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*To*: cse471-f01@asu.edu*Subject*: On the disconnectedness of the 8-puzzle search space (or Learninglessons the hard way)+History of sliding tile puzzles*From*: Subbarao Kambhampati <rao@asu.edu>*Date*: Thu, 27 Sep 2001 14:04:26 -0700*Reply-to*: rao@asu.edu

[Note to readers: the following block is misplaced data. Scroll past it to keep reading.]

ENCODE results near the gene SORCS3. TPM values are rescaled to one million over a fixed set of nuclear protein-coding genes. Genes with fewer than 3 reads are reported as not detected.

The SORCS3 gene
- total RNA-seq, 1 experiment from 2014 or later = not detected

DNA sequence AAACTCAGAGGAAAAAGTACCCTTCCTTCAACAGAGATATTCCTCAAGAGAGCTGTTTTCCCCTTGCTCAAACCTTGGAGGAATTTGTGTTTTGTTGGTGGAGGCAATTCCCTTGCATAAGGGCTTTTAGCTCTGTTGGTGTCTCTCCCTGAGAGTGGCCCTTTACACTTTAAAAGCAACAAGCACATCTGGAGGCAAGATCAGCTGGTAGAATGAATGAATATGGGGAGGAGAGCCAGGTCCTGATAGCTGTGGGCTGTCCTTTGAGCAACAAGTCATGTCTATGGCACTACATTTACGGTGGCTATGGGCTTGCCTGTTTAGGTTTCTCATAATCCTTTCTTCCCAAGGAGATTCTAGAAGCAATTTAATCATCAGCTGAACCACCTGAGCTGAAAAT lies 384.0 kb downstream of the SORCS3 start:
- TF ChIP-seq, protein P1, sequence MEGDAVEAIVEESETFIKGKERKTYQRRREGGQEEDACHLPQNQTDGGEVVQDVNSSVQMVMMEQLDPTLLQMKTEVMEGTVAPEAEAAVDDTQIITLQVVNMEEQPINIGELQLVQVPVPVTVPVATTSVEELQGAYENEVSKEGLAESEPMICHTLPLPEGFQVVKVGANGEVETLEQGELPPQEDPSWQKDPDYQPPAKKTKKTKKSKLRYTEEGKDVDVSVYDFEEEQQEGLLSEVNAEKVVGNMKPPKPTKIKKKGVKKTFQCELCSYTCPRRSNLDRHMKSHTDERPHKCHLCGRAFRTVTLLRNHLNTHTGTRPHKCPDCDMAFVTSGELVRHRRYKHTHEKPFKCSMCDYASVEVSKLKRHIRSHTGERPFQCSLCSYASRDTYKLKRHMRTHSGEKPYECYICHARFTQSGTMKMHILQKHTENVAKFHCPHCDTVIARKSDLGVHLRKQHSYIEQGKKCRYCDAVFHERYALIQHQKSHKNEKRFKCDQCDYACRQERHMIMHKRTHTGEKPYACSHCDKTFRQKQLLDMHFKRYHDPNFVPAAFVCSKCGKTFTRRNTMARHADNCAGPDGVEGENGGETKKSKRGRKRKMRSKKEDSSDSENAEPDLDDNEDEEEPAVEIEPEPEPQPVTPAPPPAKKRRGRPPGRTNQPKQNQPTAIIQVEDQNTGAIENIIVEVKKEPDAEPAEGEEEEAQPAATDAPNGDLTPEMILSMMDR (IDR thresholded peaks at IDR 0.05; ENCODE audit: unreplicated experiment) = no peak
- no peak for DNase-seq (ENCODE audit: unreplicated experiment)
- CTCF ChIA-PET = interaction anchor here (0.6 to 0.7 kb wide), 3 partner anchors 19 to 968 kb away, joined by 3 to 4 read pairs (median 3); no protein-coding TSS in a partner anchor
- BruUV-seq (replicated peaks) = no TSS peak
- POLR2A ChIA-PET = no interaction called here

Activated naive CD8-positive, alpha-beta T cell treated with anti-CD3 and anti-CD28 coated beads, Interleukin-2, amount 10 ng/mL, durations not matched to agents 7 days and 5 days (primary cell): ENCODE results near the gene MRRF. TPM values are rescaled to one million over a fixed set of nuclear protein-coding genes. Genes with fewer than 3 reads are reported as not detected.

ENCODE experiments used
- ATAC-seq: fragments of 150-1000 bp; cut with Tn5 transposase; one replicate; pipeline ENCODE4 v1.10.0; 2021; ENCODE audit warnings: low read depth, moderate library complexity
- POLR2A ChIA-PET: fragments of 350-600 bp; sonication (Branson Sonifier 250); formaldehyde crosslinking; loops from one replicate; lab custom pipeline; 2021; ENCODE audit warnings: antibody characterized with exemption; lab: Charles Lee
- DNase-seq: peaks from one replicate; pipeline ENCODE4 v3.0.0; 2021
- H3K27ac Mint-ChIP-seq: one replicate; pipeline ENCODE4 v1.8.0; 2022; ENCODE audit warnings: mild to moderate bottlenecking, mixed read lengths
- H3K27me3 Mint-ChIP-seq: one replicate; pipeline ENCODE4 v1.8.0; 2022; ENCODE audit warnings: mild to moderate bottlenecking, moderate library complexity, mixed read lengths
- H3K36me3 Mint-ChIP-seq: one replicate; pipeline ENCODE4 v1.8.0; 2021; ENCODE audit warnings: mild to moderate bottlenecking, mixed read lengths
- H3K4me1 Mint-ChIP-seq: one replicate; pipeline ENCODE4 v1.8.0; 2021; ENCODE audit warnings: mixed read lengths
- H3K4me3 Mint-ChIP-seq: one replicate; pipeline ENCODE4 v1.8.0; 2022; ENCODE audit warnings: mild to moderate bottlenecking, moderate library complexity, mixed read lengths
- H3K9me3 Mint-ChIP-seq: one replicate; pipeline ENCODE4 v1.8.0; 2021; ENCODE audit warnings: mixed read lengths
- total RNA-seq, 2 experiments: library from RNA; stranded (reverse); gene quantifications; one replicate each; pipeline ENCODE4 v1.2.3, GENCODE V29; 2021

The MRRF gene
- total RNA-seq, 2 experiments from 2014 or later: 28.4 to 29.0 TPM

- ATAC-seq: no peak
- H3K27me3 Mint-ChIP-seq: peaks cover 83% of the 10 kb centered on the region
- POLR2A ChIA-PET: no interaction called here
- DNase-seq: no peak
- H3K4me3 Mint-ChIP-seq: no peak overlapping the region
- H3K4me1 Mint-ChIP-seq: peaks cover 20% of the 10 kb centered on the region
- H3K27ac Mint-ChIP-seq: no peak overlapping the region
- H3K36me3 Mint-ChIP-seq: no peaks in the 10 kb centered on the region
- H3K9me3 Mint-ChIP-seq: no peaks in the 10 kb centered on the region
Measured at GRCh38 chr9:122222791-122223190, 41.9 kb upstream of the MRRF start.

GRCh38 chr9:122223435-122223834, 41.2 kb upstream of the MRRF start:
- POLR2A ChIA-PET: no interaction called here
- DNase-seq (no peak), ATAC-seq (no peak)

[[apparently half the people ignore the scintillating mails I send to the class mailing list.. still for the edification of the other half, here goes one more mail,,,] Although it looks simple, the 8-puzzle is quite tricky. The most difficult puzzle requires 18 moves to solve. The 8-puzzle graph also has the nasty property that its graph has two *disconnected parts* each with 181440 nodes. If the start position is no one half, and the goal in the other half, the puzzle has no solution. Now, you think you can spot such a property quite easily... turns out that it is not that easy to tell if two random positions are in the same connected graph. Here is what happened (true (TM) story) to one hapless student today. He used what he thought was a simple initial state to check his code. The init state he used is 1 2 3 4 5 6 8 0 7 (and the goal state is the usual 1 2 3 4 5 6 7 8 0 ) Turns out that these two states are in two different components and the problem is unsolvable. Since he is using A* search without any checks to avoid repeated nodes, what this meant basically is that he will do search until all the cows come home without ever exhausting the space. Note that the very similar looking state 1 2 3 4 5 6 7 0 8 is trivially solvable... [[**See below for how you could figure this out**]] The student of course assumed that this is a problem with his code. He came for help during my office hours. After spending a futile 1 hour to check his code for errors, I finally decided to look at the actual supposedly simple init state he was using. At that point we checked the code against all the init state I provided in the class and his code works flawlessly. I tried to explain to him that he should consider himself lucky to have stumbled on a reasonably deep truth about puzzle problems, but he didn't seem to appreciate the merit of hard-earned lessons ;-) Anyways, this is why the code I gave to generate random instances of 8-puzzle problems _starts_ with goal-state and generates problems by starting with goal-state and making some sequence of moves from goal state to generate an initial state (this way we know they are in the same connected component!) The following "footnotes" point out that this poor student is not exactly alone in getting stuck with disconnected states... the very first challenge problem in 15-puzzle, 100 years back, turned out to be an unsolvable one (and indirectly lead to the invention of theory of permutation groups). Rao Footnote 1: [[ The theory behind disconnectedness has got to do with "even and odd permutations". In general if you take a state, physically lift two consecutive tiles in that state and swap their positions, then the new state will be disconnected to the old state. You can see that 1 2 3 4 5 6 8 0 7 can be got by starting with 1 2 3 4 5 6 7 8 0 physically lifting and swapping 7 and 8 to get 1 2 3 4 5 6 8 7 0 and then moving the blank to the left The swapping ensures that the goal state and the state 1 2 3 4 5 6 8 0 7 are disconnected.]] Footnote 2: History of the sliding puzzles is quite interesting.. The fifteen puzzle was invented by sam loyd in the 1870s, and appeared in the scientific literature shortly thereafter. The editor of the journal where the paper on 15-puzzle appered said at the front of the paper" "The 15 puzzle for the last few weeks has been prominently before the American public, and may safely be said to have engaged attention of nine out of ten persons of both sexes and of all ages and conditions of the community" ---In otherwords, it was the pokemon and hoolaa-hoop of the 1870s. Part of the reason for the world-wide fifteen puzle craze was that Loyd offered a $1000 cash prize to transform a particual intiial state to a particular goal state. Johnson and Story later proved that it wasn't possible, and that the entire statespace was divided into even and odd permutations and that there is no way to transform one into the other by legal moves. See http://www.cut-the-knot.com/pythagoras/fifteen.html Also see http://members.tripod.com/~dogschool/permutation.html which explains using the theory of permutations why Samuel's original puzzle could not be solved. Number of states in n-puzzle games: Below are some statistics on the sizes of the state spaces, and the time taken to solve them by brute force enumeration, under the highly optimistic assumption that you can expand 10 million (10, 000, 000 = 10^7 nodes per second.) 8 Puzzle: 10^5 .01 seconds 15 Puzzle: 10^13 6 days 3x3 Rubik's Cube: 10^19 68,000 years 24 Puzzle: 10^25 12 billion years An interesting point to ponder: Here is a question for you to think. The game of chess has about 10^40 legal positions--which is much bigger than 10^25, and yet a computer is the chess champion. How come? ;-)

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